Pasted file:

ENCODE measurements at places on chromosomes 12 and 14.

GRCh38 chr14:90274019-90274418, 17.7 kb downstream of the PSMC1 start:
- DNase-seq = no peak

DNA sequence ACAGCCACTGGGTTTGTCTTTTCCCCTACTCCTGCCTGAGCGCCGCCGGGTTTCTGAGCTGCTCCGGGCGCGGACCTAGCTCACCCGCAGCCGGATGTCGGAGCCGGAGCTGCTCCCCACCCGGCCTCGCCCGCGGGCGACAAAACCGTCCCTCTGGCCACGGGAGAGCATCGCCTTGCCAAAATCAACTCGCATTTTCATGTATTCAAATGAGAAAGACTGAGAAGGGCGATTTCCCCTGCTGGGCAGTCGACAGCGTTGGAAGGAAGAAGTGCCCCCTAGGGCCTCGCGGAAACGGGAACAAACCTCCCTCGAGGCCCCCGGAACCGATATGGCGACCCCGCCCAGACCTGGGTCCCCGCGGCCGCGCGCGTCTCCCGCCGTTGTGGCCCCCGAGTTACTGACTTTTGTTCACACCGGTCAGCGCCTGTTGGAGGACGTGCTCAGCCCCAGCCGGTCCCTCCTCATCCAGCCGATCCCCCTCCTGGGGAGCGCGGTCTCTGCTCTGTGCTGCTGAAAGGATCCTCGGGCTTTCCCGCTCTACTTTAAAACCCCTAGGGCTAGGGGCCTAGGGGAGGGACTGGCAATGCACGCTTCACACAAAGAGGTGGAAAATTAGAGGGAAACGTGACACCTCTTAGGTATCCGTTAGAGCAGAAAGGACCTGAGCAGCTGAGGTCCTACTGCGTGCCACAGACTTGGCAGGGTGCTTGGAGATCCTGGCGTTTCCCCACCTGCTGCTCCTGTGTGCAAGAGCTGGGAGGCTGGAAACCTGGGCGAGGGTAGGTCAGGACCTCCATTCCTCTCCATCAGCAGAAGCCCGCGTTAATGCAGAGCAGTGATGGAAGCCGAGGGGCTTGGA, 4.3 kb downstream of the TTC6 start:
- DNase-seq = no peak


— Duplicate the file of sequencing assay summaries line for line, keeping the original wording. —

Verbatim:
ENCODE measurements at places on chromosomes 12 and 14.

GRCh38 chr14:90274019-90274418, 17.7 kb downstream of the PSMC1 start:
- DNase-seq = no peak

DNA sequence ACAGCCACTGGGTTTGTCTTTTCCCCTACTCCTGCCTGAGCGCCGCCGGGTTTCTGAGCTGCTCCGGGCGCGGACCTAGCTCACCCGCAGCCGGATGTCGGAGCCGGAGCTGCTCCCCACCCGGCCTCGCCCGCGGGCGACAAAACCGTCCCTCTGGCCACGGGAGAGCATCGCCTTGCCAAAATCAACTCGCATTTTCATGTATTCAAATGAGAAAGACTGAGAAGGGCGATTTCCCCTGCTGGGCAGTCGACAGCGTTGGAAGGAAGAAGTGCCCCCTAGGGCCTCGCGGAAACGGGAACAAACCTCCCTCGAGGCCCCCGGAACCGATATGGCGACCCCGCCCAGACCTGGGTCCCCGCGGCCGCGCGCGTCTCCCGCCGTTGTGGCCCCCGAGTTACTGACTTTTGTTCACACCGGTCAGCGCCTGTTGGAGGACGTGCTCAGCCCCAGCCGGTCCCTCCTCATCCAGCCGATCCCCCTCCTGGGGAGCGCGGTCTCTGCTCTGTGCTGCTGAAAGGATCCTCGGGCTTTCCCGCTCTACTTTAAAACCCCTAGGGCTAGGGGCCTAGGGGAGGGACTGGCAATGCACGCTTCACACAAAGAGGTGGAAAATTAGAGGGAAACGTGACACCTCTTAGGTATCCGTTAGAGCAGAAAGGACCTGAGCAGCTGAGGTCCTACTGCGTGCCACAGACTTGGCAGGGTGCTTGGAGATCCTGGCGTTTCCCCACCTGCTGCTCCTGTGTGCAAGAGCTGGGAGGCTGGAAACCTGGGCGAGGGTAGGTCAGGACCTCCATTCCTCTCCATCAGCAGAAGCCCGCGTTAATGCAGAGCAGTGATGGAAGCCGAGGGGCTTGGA, 4.3 kb downstream of the TTC6 start:
- DNase-seq = no peak